People up with which Blawgletter grew adored guns. They loved to look at them, handle them, clean them, buy them, hunt with them, display them, target-shoot with them, sight them, sell them, talk about them, load them, unload them, compare them, oil them, swap them, put scopes on them, make ammo for them, and nickname them.
They also treated firearms with respect. They tended to anyway. People looked down on the few who didn't hold in awe the power to kill and maim of rifles, shotguns, and pistols. You called those folks trashy — or, in our love-the-sinner but hate-the-sin world view — called those folks' disdain for the safety of others trashy.
(We've had a love-jones with guns ourselves, by the way. Just above here you can see our first firearm — a 20-gauge Harrington & Richardson single-shot, with which we bagged a Fair Number of fowl, including dove, duck, and quail, and dusted many more skeet. Boy Scouts gave us safety training, in part courtesy of the National Rifle Association. And one of our all-time favorite books, Shooter's Bible, provided many hours of browsing enjoyment.)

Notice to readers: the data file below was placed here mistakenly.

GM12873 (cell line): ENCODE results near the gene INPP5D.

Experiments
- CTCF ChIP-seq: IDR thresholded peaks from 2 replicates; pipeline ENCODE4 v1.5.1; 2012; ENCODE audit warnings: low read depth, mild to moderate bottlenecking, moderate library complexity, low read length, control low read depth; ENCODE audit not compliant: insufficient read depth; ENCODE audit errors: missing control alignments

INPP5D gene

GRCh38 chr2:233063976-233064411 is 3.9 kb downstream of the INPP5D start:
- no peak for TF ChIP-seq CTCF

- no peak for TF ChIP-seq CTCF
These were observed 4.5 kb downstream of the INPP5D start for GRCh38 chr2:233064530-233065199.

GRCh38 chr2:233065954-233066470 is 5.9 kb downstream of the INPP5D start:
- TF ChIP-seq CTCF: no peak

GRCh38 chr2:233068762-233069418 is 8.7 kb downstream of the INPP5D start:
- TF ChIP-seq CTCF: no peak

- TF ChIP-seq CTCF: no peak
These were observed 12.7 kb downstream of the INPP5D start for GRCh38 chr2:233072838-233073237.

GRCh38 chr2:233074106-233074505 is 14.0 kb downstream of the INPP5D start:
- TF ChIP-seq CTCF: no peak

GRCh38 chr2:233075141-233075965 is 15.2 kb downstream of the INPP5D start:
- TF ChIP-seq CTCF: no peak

The people we grew up with felt something close to the same way about cars and truck — from big ones to little ones, fast ones to grandmaws, rag-tops to pickups, and on and on. But the great majority, while seeing nothing wrong with car- and truck-love, had the same dislike for reckless conduct on the road. Trashy conduct.
Threat to safety?
Vendors know how to appeal to the impulses that cause the mouth to water and send the pulse racing at the sight of a Bushmaster ACR as well as a Class 5 Ram 550 Crew Cab with dually tires. A great many of the buyers have no need for such extreme products. Yet, in a country that has become 80.7 percent urban, Ford and Chevy pickups sell more than any other vehicles, with Rams not far behind.